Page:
Today’s healthcare industry is embracing the technological edge at a very fast pace. This displays a transformation of the healthcare enterprise electronic process from an immature level to a different state which is always ready to go for the level of productivity.
The global hospital asset management market was valued at $2.6 billion in 2012 and is poised to reach $6.7 billion by 2017 at a CAGR of 20.9%.
The global hospital asset management market is estimated based on the healthcare and pharmaceutical segments. Based on the technology, the market is segmented into RFID, RTLS, and ultrasound and infrared tags. The strong impact of this technology on cost savings in hospitals and pharmaceutical industries, enhanced workflow management, patient and staff safety, are the major factors driving the market growth. Whereas, technical issues, operational challenges, privacy, data security, integrity issues, implementation costs and budgetary constraints are the major factors hindering the market growth.
Hospitals face tremendous budget challenges every fiscal year. It seems like they have to do more with less money all the time. Managing all the assets of a hospital is difficult if the right Real-time Location System (RTLS) is not in place to keep track of everything. A RTLS is able to optimize resource allocation, improve workflow efficiency, track and analyze the assets of a hospital. The solution it provides helps improve patient safety and financial, clinical and operational procedures.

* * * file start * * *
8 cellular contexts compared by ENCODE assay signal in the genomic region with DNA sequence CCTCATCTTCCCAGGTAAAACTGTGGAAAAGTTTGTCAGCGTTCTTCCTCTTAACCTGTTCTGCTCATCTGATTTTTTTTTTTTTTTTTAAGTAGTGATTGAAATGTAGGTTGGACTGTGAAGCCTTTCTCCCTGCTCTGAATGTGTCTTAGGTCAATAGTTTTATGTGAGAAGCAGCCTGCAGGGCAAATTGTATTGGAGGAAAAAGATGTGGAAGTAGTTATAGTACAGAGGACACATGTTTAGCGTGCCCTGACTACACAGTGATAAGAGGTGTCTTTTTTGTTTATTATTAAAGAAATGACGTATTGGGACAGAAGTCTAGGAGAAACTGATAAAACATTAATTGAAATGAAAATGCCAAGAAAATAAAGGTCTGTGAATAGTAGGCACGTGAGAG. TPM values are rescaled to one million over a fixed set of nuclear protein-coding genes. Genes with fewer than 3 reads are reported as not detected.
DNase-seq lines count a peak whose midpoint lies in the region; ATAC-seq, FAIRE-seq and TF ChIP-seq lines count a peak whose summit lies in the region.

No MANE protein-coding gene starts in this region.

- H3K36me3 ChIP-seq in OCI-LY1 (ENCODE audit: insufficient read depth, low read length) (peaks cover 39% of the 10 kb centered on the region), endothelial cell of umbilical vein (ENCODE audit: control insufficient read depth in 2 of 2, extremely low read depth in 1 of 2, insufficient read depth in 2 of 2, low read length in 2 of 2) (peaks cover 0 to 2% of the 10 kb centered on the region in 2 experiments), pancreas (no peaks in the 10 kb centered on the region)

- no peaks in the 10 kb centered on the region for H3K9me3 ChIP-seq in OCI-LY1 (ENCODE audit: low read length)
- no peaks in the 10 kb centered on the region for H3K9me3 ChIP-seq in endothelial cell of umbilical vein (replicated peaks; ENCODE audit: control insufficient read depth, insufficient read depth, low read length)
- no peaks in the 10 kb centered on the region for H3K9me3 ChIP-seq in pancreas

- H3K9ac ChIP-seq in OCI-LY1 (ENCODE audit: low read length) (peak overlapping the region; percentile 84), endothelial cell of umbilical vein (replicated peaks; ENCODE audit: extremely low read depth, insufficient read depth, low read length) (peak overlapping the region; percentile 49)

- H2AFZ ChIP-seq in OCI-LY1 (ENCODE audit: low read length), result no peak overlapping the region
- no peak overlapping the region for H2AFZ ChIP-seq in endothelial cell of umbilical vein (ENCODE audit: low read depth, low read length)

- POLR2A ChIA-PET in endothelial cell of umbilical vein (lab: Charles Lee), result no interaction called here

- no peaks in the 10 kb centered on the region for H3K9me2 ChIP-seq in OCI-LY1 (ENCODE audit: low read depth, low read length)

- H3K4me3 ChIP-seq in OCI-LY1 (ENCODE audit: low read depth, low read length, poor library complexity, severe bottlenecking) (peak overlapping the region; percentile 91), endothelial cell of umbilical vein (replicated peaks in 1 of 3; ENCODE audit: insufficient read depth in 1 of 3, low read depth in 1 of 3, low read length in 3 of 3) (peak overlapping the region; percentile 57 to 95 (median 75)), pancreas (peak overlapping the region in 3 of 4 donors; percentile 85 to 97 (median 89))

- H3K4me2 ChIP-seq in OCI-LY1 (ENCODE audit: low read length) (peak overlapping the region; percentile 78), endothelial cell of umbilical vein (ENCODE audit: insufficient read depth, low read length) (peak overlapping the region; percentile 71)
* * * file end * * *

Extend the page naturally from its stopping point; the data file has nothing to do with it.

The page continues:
Active RFID-RTLS is used as a patient tracking system to keep patient flow in the hospital moving. This type of tracking system is able to measure a patients waiting time. Each system can be set up so the staff will get a reminder every 15 minutes to check how a patient is moving throughout the whole process. The tracking makes everyone from the admitting nurse to the lab technician accountable for their actions.
The use of Electronic Medical Records (EMRs) could be widespread soon and health professionals need to efficiently plan for their implementation.
When putting together an EMR system, organizations need to decide where to store patient data. There can be onsite storage, with backup storage off-site, or storage in the cloud. The cloud provides flexibility and personalization, cloud computing can eliminate many of the complex constraints of traditional computing environments, including space, time, power and cost. For example, patient records and charts can be stored electronically and retrieved when needed. One big reason why CIOs and other healthcare managers were initially reluctant to go to the cloud was security concerns. One interesting angle to the story is that some cloud vendors have yet to sign business associate agreements (BAAs), which are a requirement under HIPAA rules. Yet, other vendors, such as Box, Microsoft and Verizon, did sign BAAs, according to a report by Information Week.
Also, cloud capability and mobile applications allow healthcare providers and staff to have anywhere access to practice management information.